Wednesday, May 18, 2016

Doctors With Enemies: Did Afghan Forces Target the M.S.F. Hospital?

The U.S. government’s report has ruled the attack an accident. But mounting evidence suggests that Afghans’ mistrust for the nonprofit medical group might have set the tragedy in motion.


For the last hour, the American gunship had been circling high above the city, carefully observing its target with night-­vision sensors and waiting for clearance to strike. It was 2 in the morning on Oct. 3, 2015, and Kunduz City was enveloped in total darkness. The city’s power had gone out five days before — soon after the Taliban took over the provincial capital, in a humiliating blow to the American and Afghan governments — and it stayed off through the bitter fighting that followed, as commandos from both nations counterattacked. The aircraft’s target, a distinctively T-­shaped building set on an expansive lawn, was lit by generators, a beacon in the blacked-­out city. As they prepared to fire, the gunship’s crew members radioed to the ground force commander, a United States Army Special Forces major, for more information.

“Looking for confirmation on which building to strike — Confirm it is the large, T-­shaped building ... in the center of the compound.


An AC-130 circles its target like a ball swung from a string, raining down gunfire along the radius. At 2:08 a.m., the gunship began its assault, starting on the eastern end of the T-­shaped building and working methodically west. For half an hour, the AC-130 fired its 105-­millimeter howitzer, the largest airborne gun in existence, and its 40-­millimeter Bofors cannon, which shoots exploding incendiary rounds and is ideal for hunting people who flee targeted buildings by foot, often referred to by pilots as “squirters.” There were about 50 squirters at the site, the crew noted, a surprisingly high number. Through the infrared scope, the building glowed as it burned, while ghostly shapes that flitted from inside were gunned down.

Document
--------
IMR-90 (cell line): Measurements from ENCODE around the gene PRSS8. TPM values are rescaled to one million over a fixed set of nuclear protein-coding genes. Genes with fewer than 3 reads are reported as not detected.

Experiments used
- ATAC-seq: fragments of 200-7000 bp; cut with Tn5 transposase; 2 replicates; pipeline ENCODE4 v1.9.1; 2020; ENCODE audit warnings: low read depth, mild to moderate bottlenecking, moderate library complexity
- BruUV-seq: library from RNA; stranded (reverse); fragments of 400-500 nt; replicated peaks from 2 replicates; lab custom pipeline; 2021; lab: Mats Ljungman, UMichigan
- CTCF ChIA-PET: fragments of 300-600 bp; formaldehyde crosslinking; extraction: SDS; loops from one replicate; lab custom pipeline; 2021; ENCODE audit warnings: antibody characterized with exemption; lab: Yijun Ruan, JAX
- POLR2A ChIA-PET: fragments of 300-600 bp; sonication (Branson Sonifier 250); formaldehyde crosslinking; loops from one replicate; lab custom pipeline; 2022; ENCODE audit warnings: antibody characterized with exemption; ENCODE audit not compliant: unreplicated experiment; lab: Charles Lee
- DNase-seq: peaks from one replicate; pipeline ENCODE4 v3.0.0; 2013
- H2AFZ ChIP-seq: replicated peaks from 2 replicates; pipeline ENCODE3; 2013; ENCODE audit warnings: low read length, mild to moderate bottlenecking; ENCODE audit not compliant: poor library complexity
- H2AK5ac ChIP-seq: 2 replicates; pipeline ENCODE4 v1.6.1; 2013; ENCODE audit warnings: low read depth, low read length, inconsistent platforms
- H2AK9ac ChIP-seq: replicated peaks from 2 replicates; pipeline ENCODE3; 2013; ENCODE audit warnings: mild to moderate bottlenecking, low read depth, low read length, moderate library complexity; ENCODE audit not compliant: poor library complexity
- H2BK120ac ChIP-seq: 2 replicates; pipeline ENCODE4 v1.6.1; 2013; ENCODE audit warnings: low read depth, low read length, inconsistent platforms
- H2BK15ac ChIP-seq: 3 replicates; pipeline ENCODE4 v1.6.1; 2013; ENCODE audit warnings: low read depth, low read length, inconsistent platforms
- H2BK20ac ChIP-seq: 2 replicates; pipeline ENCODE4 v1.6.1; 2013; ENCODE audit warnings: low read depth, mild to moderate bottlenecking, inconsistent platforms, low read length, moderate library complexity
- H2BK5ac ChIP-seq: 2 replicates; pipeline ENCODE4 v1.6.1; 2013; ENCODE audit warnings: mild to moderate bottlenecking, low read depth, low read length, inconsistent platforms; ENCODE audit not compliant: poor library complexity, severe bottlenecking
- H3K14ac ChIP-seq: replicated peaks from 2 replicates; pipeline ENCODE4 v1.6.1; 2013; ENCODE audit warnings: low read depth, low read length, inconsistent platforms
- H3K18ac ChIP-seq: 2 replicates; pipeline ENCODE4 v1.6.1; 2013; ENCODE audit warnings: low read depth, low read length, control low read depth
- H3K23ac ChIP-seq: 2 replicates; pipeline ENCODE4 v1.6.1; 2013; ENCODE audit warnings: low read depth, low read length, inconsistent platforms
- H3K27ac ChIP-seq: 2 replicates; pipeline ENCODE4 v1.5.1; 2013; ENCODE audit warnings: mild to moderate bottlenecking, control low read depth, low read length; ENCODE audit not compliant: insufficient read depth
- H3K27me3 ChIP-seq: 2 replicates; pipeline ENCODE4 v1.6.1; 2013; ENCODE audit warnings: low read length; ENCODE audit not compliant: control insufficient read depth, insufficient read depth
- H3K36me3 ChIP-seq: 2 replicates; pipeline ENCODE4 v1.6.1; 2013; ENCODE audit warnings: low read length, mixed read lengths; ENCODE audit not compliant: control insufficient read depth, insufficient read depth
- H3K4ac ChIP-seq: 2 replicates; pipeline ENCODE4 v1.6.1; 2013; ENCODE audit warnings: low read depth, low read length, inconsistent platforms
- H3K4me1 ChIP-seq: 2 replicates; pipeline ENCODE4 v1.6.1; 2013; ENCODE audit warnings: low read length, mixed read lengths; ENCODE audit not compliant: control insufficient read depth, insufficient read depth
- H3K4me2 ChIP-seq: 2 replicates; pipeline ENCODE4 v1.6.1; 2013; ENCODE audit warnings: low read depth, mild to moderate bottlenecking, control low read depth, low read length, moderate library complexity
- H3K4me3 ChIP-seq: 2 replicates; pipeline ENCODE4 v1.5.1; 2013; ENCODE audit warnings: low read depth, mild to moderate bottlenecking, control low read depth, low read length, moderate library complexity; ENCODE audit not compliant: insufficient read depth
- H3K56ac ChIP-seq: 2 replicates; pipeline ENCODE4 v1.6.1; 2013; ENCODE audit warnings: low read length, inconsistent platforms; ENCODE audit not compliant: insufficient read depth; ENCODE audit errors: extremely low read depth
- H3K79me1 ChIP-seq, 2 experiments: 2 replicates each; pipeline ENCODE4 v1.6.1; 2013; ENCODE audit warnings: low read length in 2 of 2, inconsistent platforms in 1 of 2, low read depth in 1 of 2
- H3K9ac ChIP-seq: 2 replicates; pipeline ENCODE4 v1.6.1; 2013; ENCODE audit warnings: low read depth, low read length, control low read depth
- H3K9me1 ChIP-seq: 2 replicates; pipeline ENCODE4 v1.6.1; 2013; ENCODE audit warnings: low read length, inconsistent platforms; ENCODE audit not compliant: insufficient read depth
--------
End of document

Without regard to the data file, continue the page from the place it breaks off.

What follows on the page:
“We started a fire, good effects.”

At roughly the same time, 150 miles south in Kabul, Guilhem Molinie, the head of the Afghan mission for Doctors Without Borders, known by its French initials, M.S.F., was woken by a phone call: His hospital in Kunduz was burning. A few minutes later, he received a chilling update: It was being bombed from the air. That could mean only an American or Afghan attack. He began frantically calling the United States military, the United Nations, anyone who might be able to make it stop. At 2:19 a.m., he spoke to an officer at the Army Special Forces headquarters at Bagram Air Base, who said he would investigate. The airstrike would continue for an additional 18 minutes. The officer later texted Molinie: “I’ll do my best, praying for you all.”

(More here.)


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